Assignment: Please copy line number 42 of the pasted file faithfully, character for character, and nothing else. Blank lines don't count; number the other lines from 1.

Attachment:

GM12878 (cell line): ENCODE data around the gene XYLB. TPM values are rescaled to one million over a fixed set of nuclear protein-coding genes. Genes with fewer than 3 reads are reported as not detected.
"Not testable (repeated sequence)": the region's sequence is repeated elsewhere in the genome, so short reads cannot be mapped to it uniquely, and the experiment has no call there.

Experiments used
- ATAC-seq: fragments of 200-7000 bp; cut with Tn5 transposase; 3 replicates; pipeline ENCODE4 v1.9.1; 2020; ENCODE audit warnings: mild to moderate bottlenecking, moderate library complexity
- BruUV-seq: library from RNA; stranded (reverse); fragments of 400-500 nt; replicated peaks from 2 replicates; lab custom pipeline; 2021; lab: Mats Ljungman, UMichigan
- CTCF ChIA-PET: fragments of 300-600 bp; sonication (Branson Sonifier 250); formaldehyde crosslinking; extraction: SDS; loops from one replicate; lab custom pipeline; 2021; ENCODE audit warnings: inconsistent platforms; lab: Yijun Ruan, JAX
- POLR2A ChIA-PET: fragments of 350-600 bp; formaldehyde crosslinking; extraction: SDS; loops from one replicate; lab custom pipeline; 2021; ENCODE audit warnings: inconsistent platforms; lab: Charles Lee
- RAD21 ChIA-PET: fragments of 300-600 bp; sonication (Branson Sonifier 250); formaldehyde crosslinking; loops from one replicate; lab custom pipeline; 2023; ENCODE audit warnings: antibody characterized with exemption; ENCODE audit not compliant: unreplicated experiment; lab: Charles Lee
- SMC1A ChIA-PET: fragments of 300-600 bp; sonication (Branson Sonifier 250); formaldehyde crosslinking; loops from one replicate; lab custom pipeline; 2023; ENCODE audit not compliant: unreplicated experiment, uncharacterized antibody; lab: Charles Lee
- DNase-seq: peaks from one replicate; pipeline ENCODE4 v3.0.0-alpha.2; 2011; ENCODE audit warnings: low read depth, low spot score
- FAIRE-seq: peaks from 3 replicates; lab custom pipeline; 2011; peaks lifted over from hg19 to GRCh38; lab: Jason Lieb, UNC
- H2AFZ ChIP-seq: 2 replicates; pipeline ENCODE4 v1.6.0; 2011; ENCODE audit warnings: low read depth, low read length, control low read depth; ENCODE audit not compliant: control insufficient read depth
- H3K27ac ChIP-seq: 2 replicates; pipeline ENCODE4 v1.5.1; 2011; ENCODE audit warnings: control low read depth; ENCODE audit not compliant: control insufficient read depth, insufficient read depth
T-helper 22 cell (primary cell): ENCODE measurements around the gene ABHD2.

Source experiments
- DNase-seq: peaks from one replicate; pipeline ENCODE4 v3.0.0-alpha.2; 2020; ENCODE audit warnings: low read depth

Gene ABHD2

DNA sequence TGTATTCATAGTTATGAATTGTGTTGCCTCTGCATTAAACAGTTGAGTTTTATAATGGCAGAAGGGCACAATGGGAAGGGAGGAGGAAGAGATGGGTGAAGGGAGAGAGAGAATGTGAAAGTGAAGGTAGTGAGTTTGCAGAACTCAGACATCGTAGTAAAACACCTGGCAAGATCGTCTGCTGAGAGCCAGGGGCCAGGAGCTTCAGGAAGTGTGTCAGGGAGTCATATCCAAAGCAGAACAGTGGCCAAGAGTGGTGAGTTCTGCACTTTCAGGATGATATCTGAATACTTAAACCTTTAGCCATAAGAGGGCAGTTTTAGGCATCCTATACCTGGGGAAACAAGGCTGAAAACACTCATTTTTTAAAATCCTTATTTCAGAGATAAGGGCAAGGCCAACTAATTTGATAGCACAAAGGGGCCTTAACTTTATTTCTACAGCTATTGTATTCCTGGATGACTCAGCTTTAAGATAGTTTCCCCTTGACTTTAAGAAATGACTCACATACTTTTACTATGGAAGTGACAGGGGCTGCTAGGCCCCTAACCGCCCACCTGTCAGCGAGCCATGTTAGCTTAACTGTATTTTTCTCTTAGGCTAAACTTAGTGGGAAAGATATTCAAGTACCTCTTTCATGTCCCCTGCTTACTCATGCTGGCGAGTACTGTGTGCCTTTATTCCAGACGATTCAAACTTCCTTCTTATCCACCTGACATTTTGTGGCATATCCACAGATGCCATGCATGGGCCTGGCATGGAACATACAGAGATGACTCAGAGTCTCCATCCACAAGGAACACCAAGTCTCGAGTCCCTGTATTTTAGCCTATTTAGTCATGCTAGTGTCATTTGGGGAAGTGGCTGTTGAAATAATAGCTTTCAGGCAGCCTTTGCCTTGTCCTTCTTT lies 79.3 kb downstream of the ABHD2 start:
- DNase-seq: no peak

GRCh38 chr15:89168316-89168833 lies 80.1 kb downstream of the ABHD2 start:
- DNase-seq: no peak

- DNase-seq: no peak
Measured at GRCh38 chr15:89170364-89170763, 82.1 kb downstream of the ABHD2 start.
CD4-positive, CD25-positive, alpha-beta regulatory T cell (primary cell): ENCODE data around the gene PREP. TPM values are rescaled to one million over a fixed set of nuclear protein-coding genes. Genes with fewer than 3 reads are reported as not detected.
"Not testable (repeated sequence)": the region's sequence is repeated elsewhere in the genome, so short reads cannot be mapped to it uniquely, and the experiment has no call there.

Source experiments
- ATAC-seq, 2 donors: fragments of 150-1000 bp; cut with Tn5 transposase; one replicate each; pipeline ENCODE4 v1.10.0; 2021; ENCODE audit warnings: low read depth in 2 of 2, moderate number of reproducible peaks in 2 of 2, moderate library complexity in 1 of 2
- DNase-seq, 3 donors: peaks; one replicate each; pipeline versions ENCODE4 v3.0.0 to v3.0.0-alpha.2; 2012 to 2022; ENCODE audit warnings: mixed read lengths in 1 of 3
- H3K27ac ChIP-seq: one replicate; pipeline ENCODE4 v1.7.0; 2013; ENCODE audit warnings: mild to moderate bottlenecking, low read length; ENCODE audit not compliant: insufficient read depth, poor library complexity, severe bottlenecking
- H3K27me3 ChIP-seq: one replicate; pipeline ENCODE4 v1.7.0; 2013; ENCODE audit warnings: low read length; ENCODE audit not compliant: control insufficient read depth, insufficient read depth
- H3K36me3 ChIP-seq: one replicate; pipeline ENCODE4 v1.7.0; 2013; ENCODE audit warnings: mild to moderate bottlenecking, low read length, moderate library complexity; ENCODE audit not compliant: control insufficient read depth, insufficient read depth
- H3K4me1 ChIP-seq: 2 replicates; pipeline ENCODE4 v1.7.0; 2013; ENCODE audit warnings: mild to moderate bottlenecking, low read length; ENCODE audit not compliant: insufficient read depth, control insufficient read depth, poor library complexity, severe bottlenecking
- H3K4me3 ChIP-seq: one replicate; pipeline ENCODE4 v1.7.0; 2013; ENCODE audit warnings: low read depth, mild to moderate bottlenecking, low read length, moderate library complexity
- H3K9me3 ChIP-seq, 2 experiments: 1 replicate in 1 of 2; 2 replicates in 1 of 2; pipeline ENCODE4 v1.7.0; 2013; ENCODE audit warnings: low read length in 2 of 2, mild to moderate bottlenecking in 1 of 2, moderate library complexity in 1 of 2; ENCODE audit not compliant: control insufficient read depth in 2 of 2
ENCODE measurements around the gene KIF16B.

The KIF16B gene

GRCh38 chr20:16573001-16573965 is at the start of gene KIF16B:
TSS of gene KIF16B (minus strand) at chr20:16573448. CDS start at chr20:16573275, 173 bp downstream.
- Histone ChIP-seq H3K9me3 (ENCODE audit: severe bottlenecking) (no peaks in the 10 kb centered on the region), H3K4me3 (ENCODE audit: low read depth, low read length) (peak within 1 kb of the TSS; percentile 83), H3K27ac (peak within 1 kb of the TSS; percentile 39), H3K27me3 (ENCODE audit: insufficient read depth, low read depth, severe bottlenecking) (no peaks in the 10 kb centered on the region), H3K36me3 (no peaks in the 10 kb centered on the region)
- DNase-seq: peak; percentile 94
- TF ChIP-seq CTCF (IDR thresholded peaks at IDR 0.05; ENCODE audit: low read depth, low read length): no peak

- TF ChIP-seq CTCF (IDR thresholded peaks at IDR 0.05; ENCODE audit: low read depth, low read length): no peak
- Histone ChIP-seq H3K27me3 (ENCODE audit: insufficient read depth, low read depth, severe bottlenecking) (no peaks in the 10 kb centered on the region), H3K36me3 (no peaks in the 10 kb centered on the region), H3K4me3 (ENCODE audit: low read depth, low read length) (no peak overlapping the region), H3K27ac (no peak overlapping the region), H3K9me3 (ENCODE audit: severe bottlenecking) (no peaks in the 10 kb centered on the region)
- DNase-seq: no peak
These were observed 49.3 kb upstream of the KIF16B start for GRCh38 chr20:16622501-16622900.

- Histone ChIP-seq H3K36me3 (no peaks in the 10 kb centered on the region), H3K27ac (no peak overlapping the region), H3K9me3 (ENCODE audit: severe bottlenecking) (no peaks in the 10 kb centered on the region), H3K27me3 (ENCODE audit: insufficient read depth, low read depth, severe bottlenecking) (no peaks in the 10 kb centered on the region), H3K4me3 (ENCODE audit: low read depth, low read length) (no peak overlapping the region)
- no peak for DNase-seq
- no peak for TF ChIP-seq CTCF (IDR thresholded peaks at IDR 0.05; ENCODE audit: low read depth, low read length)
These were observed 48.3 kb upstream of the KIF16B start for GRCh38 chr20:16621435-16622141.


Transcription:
- TF ChIP-seq CTCF (IDR thresholded peaks at IDR 0.05; ENCODE audit: low read depth, low read length): no peak